Gov. McAuliffe Brings Medicaid Discussion to Augusta Health - NBC29 WVIR Charlottesville, VA News, Sports and Weather

Gov. McAuliffe Brings Medicaid Discussion to Augusta Health

Posted: Updated: Mar 01, 2014 08:50 PM
Augusta Health Augusta Health

Medicaid expansion is at the heart of a heated debate brewing in the State Capitol. Saturday, Governor Terry McAuliffe moved that discussion to Augusta Health in Fishersville.

He found supporters in healthcare there. But just a few blocks away, opponents from Richmond rallied against the governor's Medicaid demands.

“We're trying to keep this partisan political debate out of it because to me that's not what this is about,” McAuliffe said.

McAuliffe visited Augusta Health to stress the importance of closing the Medicaid coverage gap.

“Let's bring Virginia taxpayer dollars back to Virginia,” he said. “Let's close that coverage gap - provide coverage for the 400,000 Virginians and along the way build and diversify this economy. It is the right thing to do.”

McAuliffe took part in a roundtable discussion focusing on expanding Medicaid, followed by a short tour of the hospital facility. The governor says closing the gap will save the state more than a billion dollars by 2022.

“It's important to meet with the folks who are actually impacted every single day by closing the coverage gap,” McAuliffe said.

But opponents, including three Shenandoah Valley delegates, gathered just down the road in Fishersville at the same time to respond to the governor's visit.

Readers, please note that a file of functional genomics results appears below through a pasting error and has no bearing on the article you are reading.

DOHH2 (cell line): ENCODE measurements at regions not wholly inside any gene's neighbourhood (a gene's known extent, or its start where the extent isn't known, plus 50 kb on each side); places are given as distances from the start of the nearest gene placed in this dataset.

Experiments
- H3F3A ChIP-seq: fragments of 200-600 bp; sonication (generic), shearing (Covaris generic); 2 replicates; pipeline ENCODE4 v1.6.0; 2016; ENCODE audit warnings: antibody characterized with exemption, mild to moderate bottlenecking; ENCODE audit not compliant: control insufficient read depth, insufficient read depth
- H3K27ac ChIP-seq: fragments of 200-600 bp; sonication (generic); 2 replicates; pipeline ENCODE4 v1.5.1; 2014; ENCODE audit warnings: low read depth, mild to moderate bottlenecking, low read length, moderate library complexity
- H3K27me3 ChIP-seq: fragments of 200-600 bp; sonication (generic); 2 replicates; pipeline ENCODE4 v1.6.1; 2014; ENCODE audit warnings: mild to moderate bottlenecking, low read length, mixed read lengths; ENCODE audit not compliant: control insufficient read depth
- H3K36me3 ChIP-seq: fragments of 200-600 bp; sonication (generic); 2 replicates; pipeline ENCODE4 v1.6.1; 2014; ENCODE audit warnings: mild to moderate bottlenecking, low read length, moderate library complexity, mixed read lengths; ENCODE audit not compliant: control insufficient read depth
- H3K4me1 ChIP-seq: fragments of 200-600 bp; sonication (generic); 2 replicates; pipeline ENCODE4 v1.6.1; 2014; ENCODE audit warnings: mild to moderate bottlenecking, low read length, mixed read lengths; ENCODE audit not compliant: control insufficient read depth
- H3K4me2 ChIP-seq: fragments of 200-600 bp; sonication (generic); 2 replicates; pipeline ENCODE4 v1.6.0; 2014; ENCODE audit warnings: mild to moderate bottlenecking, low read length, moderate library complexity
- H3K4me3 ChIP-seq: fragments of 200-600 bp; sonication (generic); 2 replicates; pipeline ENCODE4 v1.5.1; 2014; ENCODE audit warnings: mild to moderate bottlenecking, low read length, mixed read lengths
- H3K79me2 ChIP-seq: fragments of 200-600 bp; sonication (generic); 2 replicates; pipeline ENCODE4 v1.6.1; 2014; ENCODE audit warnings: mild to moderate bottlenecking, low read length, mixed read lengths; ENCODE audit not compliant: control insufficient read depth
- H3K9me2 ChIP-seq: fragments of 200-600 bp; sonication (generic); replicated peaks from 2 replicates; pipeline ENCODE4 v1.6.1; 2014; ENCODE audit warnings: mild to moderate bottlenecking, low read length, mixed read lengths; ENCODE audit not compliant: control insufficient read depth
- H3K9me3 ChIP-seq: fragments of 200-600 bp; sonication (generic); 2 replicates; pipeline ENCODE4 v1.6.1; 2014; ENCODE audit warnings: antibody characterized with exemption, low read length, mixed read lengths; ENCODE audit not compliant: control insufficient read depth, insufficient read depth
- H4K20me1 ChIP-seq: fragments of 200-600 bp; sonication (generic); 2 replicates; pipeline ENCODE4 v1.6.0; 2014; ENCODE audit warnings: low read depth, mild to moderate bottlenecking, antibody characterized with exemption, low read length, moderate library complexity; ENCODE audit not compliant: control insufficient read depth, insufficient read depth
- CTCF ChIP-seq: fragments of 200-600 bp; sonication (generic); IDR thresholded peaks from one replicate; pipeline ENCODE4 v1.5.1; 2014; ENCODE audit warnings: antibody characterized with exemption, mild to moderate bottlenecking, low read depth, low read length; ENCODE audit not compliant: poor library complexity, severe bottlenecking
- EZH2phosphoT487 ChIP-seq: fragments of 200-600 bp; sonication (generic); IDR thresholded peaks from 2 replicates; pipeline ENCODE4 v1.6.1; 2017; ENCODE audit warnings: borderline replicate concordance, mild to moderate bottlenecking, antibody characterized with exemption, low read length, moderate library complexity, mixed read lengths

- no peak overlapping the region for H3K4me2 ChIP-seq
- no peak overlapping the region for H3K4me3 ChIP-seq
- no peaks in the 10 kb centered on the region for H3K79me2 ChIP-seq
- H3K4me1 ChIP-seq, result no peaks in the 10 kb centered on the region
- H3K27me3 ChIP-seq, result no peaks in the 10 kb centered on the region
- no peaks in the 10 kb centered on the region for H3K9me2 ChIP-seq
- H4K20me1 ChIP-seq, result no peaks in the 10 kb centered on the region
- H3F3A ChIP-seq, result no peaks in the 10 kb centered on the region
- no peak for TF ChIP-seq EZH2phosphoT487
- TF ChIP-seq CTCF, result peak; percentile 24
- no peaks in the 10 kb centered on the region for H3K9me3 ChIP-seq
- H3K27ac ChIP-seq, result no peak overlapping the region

“He's trying to grand stand and politic everywhere, but he needs to be, which is back in Richmond, getting a balanced budget, paying our teachers, paying our deputies and getting us home and getting Virginia continued on the right track to prosperity,” said Delegate Ben Cline of the 24th District.

The Republican lawmakers say Medicaid expansion is not sustainable or affordable for Virginia.

“I'm hoping the citizens will contact the governor and let him know they want a clean budget,” says 25th District Delegate Steve Landes. “They want those services that the budget provides and they want them not held up because of political posturing and traveling around the state.”

The regular session of the 2014 General Assembly is scheduled to wrap up March 8, but without a budget deal lawmakers could have more work ahead.

McAuliffe told NBC29 he believes lawmakers won't meet that deadline and will head into a special session. Opponents say they are working to get this budget done on time.

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